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Found 262 results

  1. Hi all, A post this evening on using foam with large vac models has prompted the thought that I should post work to date here so that: a. It's more accessible b: I might actually extract a digit and crack on as she has become a bit of a running joke (well - the lack of progress anyway!) Early foto's quite poor I'm afraid - only digital camera I had to hand at the time - but you should get the gist... So - going back to Jan 2000 - in a Galaxy far, far away... Let me introduce you all to Connie - an elegant lady that I'm sure I'll be spending quite some time with ) Connie is the ID Models 1:32nd scale Lockheed EC121 Constellation kit (kit used in the loosest of senses - more a case of a set of reasonably accurate (so it would seem so far!) basic airframe shapes). This aeroplane is one of my all time favourites and when I came across the kit I had to have it. Needless to say, my fiancé Anne and myself are now house hunting - we need more space!! When finished she'll be resplendent in US Navy blue and white colours as an EC121K Warning Star. The moldings are reasonably cleanly formed on two huge sheets of polystyrene, roughly 60 thou thick. The box of Milliput placed next to the lower port mainplane should give you all a sense of size. This is the second of the two sheets. The first step is to fill the larger of the shapes with Polyurethane Foam, on order to provide some strength and rigidity, both during construction and once completed. Here's John Wilkes helping out by mixing up some foam - only use the two pack stuff, as the air drying type can continue expanding for a long period, causing real problems later! This was a big job and it's at times like these you need your friends (not just for the extra pair of hands, but also for the moral support and encouragement you need when starting a project this BIG!) First pour - port fuselage half. Don't use too much, this stuff expands like crazy! Starboard fuselage half - with foam in the process of expanding. All of this was done outside in sub-zero temperatures which slowed the process down and, we think, led to a denser foam. All the major components - fuselage halves, tip tanks, nose and radomes filled and curing. More foam was needed later! Port fuselage half and other bits removed from the backing sheet. Photo taken on my kitchen worktop on Sunday 9th Jan 2000 - UK readers will be able to compare Connie's size with the plug socket on the wall. Iain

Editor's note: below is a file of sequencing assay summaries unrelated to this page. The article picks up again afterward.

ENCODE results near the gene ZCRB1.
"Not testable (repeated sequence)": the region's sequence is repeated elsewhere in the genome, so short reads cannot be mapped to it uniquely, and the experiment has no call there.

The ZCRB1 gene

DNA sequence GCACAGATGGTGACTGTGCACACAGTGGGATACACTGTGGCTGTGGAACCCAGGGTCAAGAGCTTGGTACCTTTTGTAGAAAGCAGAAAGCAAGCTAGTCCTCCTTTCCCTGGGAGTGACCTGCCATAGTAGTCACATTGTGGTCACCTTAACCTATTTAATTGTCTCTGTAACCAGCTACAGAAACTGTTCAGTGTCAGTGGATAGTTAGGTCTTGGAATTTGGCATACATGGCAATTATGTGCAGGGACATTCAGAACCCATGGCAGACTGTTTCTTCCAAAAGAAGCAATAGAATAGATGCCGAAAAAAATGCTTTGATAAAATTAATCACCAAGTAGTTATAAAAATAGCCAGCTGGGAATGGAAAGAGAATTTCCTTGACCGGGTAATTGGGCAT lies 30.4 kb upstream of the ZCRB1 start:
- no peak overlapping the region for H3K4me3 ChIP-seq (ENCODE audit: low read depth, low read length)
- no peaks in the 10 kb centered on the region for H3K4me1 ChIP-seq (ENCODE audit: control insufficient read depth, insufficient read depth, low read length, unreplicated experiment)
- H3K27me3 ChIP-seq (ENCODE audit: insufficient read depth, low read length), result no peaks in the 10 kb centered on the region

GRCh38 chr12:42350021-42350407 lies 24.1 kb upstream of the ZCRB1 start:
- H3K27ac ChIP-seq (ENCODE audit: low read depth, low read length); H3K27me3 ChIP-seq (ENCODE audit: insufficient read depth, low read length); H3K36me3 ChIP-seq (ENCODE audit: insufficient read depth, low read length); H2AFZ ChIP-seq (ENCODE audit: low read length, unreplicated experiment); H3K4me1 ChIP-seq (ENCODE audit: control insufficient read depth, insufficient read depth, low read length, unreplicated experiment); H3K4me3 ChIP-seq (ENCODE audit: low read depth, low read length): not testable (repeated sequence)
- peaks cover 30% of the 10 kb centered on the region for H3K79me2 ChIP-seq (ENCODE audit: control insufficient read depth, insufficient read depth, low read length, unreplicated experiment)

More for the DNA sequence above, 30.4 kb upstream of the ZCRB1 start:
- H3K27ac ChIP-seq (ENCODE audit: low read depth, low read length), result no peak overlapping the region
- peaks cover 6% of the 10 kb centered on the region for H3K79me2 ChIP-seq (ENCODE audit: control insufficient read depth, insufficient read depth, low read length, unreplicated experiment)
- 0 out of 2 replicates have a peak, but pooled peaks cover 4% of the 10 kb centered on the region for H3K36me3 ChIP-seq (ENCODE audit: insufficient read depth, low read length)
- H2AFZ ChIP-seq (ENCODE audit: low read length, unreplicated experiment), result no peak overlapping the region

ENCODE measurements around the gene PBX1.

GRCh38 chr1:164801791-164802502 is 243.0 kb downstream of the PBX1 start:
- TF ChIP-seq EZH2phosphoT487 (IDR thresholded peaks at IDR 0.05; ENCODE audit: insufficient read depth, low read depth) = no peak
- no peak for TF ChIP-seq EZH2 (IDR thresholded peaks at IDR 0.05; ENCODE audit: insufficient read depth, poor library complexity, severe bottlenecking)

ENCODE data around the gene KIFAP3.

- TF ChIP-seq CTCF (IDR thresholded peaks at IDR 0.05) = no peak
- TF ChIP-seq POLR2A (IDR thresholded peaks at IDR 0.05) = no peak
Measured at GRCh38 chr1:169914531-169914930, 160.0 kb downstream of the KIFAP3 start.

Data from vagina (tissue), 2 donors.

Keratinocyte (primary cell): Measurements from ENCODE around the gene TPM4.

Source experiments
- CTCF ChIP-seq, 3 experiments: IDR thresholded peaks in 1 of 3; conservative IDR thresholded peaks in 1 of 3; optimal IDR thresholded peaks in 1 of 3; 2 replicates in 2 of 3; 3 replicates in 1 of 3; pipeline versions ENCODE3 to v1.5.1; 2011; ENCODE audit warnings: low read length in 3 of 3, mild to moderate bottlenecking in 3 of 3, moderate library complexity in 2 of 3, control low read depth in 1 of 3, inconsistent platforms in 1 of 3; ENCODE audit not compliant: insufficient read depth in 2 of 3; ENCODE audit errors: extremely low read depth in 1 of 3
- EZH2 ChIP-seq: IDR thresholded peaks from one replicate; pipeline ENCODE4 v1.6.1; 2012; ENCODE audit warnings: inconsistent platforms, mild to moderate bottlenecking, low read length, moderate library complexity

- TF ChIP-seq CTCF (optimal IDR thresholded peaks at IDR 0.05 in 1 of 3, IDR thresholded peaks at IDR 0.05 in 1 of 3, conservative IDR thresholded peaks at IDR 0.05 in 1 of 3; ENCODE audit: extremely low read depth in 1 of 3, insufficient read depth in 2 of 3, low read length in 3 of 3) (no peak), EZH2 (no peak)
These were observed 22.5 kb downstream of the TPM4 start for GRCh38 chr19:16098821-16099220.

2. Opel GT, 1:32

    Ready for inspection is my Opel GT, this is my first car build (I usually build aircraft) and was a present from my car mad 7 year old. It is an out of the box build, finished in striking Revell orange! This build was a real learning curve as I discovered the paintwork has to be spotless, and everything is slightly larger than the 1:72 aircraft I'm used to. However, apart from the wheels and tyres (which Revell made incorrect), and mastering painting the body and covering to dry, it has all gone nice and smooth. I'm pleased with my finished car, and more importantly my son is too!
  3. This one's for Arlo

    As an aircraft enthusiast, you will usually see my WIP threads in the aircraft section of Britmodeller. However, my son is crazy about cars, and for my birthday brought me my first car kit. So here I am, for the first time in the vehicle section, building for Arlo. His choice of vehicle in this instance is Revell's 1:32 Opel GT, I am almost certain he chose this kit because the car is orange (his favourite colour). This is a level 3 kit, and inside the box you have the outer shell of the car, 2 sprues (with flash), the tyres (makes a change to have real tyres!) and a clear sprue. There is also a small sheet of decals, and full colour instructions. I have to admit I'm slightly out of my comfort zone here, but I hope I can do Arlo proud.